Sunday, July 6, 2008

Travel Notes-Paris 2008




















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This is a continuing post about my travel to Europe, that began with Travel Notes-Europe 2008. The next leg of our journey took us to Paris, home to a vast collection of preserved examples of the best and worst of human behavior. It goes without saying that Paris is one of the most beautiful cities on the planet. How it got that way, is reflected in it's history, born out of absolute monarchy where the whims of kings grace the landscape. It is significant that on another warm summer day, thirteen years after the American Declaration of Independence,What Hath Jefferson Wrought? stated that, All men are created equal, that France began it's own tumultuous transition to democracy.


The French Revolution began with the establishment of the National Assembly, and the Declaration of the Rights of Man and Citizen. But soon inflamed passions led to the Reign of Terror, warfare involving every other major European power and Napoléon I. France struggled through two returns to monarchy, two more revolutions and two world wars over the next two centuries before becoming the France we now know.


Today, Paris awakens your senses as soon as you arrive. The melodic tone of the customs inspector as he stamps your passport and bids you, accueil chaleureux to France, notes that you are no longer among familiar English speakers. The Metro, like London' Tube is efficient, and crammed with natives of France and her former colonies. Our hotel was in the Cambronne district, and a short walk brought the Eiffel Tower as seen from the École Militaire into view. This remarkable example of achievement was built by a common man and towers over the monuments and palaces, built by those who for a time, stood on the stooped shoulders of common men.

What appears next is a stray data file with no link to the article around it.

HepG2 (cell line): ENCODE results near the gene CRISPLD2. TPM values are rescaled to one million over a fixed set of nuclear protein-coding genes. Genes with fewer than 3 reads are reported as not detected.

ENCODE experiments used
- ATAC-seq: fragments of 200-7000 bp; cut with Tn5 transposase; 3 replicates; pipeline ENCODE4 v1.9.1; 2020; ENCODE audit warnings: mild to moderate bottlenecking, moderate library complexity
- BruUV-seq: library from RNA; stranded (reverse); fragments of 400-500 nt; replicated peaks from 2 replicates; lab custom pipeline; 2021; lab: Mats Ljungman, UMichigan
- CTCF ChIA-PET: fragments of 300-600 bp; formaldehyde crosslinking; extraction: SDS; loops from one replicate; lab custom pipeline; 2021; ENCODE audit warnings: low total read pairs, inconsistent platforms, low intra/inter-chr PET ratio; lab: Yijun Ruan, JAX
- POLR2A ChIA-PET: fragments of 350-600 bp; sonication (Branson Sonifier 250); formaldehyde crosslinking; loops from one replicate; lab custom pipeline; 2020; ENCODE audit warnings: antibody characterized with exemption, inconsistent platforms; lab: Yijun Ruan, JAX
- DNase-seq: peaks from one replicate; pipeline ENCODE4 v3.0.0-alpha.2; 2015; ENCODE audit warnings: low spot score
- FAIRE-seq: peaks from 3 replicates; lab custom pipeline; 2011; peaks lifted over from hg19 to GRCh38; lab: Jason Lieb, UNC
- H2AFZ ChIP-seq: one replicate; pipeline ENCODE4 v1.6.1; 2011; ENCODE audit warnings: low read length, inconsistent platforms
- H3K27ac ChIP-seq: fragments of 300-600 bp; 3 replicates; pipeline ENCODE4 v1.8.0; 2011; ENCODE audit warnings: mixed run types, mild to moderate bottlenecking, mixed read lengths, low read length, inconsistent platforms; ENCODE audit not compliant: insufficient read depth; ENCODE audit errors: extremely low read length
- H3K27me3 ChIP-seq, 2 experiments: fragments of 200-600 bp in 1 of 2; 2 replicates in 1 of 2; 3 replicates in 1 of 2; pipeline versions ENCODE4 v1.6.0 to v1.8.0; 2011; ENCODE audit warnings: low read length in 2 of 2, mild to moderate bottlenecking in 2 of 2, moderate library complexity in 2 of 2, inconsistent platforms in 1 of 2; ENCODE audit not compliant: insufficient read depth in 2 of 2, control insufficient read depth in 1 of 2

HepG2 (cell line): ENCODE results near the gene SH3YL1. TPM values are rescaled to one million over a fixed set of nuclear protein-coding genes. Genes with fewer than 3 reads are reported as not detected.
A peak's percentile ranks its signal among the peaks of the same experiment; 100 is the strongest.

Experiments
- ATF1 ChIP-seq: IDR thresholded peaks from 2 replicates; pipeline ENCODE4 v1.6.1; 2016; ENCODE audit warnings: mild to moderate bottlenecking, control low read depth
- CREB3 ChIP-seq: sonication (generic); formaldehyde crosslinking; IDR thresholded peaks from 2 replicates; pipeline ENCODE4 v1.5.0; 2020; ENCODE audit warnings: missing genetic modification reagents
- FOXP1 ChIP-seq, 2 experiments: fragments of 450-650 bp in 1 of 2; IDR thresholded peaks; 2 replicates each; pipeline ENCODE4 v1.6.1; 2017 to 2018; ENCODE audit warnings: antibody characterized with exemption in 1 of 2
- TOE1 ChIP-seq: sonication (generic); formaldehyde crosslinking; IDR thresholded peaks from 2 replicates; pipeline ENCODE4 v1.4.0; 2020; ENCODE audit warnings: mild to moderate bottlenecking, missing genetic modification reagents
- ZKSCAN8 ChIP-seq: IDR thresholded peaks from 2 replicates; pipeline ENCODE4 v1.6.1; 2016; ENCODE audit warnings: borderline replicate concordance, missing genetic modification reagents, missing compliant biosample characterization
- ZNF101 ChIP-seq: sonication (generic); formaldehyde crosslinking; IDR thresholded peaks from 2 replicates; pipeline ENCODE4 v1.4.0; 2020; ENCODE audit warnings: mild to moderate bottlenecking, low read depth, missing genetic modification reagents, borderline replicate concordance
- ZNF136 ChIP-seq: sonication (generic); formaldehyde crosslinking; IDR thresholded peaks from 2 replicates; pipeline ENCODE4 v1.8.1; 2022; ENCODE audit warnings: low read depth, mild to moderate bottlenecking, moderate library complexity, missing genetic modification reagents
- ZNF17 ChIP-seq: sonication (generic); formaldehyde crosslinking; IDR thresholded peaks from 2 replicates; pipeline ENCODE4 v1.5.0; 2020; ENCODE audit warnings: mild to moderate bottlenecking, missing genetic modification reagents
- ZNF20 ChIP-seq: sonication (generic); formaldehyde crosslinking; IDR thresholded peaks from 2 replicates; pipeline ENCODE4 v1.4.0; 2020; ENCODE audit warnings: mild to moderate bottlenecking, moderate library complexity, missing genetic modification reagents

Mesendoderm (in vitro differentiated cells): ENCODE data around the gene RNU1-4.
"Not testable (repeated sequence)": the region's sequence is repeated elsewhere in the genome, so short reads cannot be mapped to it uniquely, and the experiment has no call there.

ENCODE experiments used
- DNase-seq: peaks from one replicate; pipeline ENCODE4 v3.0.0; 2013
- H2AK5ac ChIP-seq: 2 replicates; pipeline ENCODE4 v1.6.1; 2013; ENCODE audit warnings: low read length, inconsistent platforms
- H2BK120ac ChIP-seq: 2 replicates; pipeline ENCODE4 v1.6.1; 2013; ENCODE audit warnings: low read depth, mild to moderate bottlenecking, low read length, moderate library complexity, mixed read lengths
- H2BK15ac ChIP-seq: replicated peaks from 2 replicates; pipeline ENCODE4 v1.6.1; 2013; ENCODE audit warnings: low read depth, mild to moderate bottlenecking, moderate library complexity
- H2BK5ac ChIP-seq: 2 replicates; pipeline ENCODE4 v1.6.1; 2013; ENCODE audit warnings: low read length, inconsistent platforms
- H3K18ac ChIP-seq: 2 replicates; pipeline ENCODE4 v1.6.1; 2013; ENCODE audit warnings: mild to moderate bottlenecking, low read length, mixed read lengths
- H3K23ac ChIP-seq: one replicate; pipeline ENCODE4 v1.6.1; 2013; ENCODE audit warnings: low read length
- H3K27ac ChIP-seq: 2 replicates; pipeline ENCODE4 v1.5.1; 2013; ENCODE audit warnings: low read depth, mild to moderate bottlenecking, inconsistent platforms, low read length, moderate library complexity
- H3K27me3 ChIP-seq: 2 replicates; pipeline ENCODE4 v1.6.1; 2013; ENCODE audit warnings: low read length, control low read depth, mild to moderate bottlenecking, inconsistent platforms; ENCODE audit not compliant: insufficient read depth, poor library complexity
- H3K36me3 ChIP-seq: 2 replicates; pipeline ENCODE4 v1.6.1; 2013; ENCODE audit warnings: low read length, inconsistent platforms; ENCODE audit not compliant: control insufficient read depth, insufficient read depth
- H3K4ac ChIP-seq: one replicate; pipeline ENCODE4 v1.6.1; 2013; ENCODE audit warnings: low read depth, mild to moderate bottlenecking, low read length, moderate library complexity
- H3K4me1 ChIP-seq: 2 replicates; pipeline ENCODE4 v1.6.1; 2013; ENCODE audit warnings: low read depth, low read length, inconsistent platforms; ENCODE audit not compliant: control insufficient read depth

Walking under the wide spread legs of the tower, one notes that among the throngs were foreign tourists, and French families taking their children to absorb the grandeur that represents France to the world. Carefully watching, and mingling among the crowds, were French soldiers, armed and in combat gear, a sign that amid this peaceful tableau, danger lurks. Not wanting to wait in the long lines for an elevator, we elected to climb as far as we could up the open legs of the tower.


The climb, became ever daunting as the crowds below became smaller and smaller as we wheezed up 719 steeps to the second level. The view, not as distant as that gained by going to the top, was closer to the city and offered a panorama of what awaited our discovery. The trip back down. challenged your sense of vertigo as the switch-back stairs wound down the narrow leg as it plunged to the ground.